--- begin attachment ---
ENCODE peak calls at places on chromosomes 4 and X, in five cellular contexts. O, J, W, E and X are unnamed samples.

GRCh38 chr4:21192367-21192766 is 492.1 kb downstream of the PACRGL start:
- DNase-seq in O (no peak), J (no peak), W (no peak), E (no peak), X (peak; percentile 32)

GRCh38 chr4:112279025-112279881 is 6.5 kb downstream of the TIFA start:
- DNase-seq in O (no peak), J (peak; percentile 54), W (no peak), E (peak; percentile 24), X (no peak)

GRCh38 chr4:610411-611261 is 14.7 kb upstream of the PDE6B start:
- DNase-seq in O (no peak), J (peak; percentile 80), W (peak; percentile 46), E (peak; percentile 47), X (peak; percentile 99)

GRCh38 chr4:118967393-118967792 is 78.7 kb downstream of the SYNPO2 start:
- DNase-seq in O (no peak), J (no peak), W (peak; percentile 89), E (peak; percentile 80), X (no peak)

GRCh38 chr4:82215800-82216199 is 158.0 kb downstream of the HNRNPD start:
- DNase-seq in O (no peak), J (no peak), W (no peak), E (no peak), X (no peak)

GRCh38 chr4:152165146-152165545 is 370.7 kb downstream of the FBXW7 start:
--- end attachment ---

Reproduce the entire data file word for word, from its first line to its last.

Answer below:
ENCODE peak calls at places on chromosomes 4 and X, in five cellular contexts. O, J, W, E and X are unnamed samples.

GRCh38 chr4:21192367-21192766 is 492.1 kb downstream of the PACRGL start:
- DNase-seq in O (no peak), J (no peak), W (no peak), E (no peak), X (peak; percentile 32)

GRCh38 chr4:112279025-112279881 is 6.5 kb downstream of the TIFA start:
- DNase-seq in O (no peak), J (peak; percentile 54), W (no peak), E (peak; percentile 24), X (no peak)

GRCh38 chr4:610411-611261 is 14.7 kb upstream of the PDE6B start:
- DNase-seq in O (no peak), J (peak; percentile 80), W (peak; percentile 46), E (peak; percentile 47), X (peak; percentile 99)

GRCh38 chr4:118967393-118967792 is 78.7 kb downstream of the SYNPO2 start:
- DNase-seq in O (no peak), J (no peak), W (peak; percentile 89), E (peak; percentile 80), X (no peak)

GRCh38 chr4:82215800-82216199 is 158.0 kb downstream of the HNRNPD start:
- DNase-seq in O (no peak), J (no peak), W (no peak), E (no peak), X (no peak)

GRCh38 chr4:152165146-152165545 is 370.7 kb downstream of the FBXW7 start: